Pireos 138, Athens
Wednesday, November 20, 2019, 9:30 a.m.
Καλημέρα σας. Mr. Manginis, Ambassador Smith, friends and guests, it’s exciting for me to be here at the beautiful Benaki Museum to participate in my first Museum Conference. Now in its ninth year, this is a flagship program of our Cultural Office, a long-time collaboration with our partners at Benaki and the British Council.
I want to warmly thank our main partners, and also thank and welcome our new partners, the French Institute and the Goethe Institute, as well as our generous sponsors, Unisystem and Microsoft.
I also want to thank, as has the Ambassador, the Ministry of Culture and the Athens Municipality for their auspices and support. Museum exchanges and cooperation comprise a significant part of our recent Strategic Dialogue with Greece, and they’re an invaluable part of our people-to-people ties.
This conference is a prime example of our long-time commitment in supporting collaborations between museums in the United States and Greece.
We’re thrilled that the conference is growing every year, including more international speakers and participants, as well as a wider network of sponsors and supporters.
We have also launched a new website dedicated to the conference, which features information on museums and arts management throughout the year.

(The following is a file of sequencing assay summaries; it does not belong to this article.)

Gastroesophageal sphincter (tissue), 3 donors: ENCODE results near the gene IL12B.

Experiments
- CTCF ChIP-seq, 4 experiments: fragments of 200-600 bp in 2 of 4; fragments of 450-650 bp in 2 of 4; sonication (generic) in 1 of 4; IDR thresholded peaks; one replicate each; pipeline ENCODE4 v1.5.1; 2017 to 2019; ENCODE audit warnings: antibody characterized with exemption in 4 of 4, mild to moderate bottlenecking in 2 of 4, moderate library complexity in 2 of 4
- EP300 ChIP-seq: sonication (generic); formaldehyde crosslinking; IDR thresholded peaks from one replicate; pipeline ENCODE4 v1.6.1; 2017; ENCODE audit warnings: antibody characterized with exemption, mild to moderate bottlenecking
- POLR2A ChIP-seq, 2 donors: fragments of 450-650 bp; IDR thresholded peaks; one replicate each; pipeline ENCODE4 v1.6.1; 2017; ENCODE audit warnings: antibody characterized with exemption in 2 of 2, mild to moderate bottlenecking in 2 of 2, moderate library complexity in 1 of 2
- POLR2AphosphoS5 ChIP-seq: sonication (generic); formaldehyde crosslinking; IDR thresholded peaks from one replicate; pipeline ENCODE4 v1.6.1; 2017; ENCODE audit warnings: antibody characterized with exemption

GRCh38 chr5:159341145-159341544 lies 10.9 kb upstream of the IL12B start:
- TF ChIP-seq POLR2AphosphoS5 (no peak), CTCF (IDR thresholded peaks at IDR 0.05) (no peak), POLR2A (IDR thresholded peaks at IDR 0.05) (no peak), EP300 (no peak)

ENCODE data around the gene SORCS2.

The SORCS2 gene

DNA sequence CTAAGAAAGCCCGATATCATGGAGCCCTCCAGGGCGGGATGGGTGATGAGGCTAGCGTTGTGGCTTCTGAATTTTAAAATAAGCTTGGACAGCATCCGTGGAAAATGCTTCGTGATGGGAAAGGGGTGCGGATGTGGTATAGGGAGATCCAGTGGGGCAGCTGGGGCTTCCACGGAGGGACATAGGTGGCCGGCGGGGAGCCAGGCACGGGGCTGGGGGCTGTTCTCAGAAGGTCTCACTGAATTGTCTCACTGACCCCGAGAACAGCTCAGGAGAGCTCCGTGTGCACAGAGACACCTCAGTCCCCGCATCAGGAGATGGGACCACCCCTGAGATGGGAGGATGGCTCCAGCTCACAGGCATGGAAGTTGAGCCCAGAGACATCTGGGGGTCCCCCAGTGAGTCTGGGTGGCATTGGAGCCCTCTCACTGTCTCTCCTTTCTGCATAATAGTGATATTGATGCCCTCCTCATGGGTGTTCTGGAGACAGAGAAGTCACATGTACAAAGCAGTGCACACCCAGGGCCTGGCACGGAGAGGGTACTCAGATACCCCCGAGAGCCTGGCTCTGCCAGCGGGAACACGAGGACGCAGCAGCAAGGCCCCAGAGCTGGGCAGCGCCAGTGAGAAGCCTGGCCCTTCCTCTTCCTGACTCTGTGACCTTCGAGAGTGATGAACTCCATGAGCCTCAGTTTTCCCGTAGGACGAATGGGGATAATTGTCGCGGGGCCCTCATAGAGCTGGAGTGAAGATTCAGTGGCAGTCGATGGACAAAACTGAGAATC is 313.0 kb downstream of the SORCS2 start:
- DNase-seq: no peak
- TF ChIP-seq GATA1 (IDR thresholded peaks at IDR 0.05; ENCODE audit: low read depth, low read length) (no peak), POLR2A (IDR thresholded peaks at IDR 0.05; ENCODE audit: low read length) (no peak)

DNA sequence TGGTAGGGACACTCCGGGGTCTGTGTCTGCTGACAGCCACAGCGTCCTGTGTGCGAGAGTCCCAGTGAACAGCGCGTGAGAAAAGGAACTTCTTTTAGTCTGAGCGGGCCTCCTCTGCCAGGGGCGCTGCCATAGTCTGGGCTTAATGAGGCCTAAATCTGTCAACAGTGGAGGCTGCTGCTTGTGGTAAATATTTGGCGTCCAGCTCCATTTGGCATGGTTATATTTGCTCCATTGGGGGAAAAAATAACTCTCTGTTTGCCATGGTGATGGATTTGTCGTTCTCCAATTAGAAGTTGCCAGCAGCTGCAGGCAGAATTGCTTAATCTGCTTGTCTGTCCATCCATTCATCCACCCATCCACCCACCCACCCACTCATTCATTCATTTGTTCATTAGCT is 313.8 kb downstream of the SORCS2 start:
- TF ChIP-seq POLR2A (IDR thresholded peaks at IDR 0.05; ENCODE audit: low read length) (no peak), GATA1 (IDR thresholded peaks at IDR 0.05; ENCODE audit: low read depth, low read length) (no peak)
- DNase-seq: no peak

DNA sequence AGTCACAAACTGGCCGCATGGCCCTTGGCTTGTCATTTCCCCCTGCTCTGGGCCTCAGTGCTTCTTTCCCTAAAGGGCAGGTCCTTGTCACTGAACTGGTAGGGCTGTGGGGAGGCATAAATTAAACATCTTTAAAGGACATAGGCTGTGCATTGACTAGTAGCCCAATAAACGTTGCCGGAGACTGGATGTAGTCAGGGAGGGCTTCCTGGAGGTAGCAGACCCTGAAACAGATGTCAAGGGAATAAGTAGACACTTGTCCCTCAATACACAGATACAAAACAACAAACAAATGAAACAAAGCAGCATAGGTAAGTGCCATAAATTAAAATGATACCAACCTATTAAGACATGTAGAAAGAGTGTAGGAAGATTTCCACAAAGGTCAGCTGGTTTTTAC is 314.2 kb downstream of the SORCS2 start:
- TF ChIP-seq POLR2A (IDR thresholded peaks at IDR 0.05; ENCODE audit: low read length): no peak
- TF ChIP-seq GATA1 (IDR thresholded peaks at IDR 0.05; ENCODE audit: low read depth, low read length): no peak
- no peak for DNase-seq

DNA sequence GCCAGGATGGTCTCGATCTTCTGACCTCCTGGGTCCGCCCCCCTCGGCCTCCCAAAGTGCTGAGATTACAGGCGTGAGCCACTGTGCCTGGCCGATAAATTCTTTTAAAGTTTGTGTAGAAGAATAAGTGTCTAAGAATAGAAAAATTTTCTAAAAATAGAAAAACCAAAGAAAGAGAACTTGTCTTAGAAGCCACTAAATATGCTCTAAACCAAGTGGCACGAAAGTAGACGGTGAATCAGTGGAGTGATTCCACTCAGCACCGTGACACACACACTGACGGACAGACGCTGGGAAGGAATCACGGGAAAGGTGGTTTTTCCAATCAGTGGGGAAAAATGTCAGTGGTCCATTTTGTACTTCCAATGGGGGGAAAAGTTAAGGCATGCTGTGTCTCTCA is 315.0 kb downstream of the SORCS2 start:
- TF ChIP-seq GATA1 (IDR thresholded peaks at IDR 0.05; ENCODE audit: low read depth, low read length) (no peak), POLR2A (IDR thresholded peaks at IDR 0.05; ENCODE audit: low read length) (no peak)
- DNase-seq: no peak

I think that Greeks are no strangers to Ray Oldenburg’s idea of the Third Place. Even now, in the middle of November, the city’s squares are filled with life: young couples with their newborns, grandparents gossiping and playing backgammon, groups of kids kicking balls around, friends laughing over coffee.
In many ways, Greece’s museums already serve as bustling social hubs, indeed as the living room of society.
I feel so grateful to live in a city with such rich cultural heritage, past and present. In just the last few months, Greece’s wealth of museum offerings has gotten even better with the Benaki’s stunningly beautiful restoration of the Patrick and Joan Leigh Fermor House in Kardamyli and the opening of the Basil and Elise Goulandris Foundation Museum in Pangrati.
The Benaki and the Goulandris museums’ cafes are always packed, a testament to the wide appeal of these public spaces as the living rooms of Greek society.
And though I’ve just arrived in Greece, I’ve heard great things about Athens’ smaller museums like the Yannis Tsarouchis Museum Foundation, The Museum of Islamic Art, and the National Observatory, which together form a diverse mosaic of Greece’s history and culture.
As Greece recovers from a difficult decade, I hope that this year’s Museum Conference will help you, the representatives of some of the top museums and cultural institutions in the country, to further enhance your offerings and advance your reputations as open, accessible, and playful places of community engagement.
I also want to offer a special thanks to our American guests, Kristin Prestegaard from the Minneapolis Institute of Art and Katrina Stacy from the Georgia O’Keefe Museum, who have come a long way to be with you here today, as well as to all of the speakers and participants for their presence and cooperation.
I wish you all great success with the conference and continuing success in the important work that your cultural institutions perform, creating a more vibrant, social, civic, and participatory world.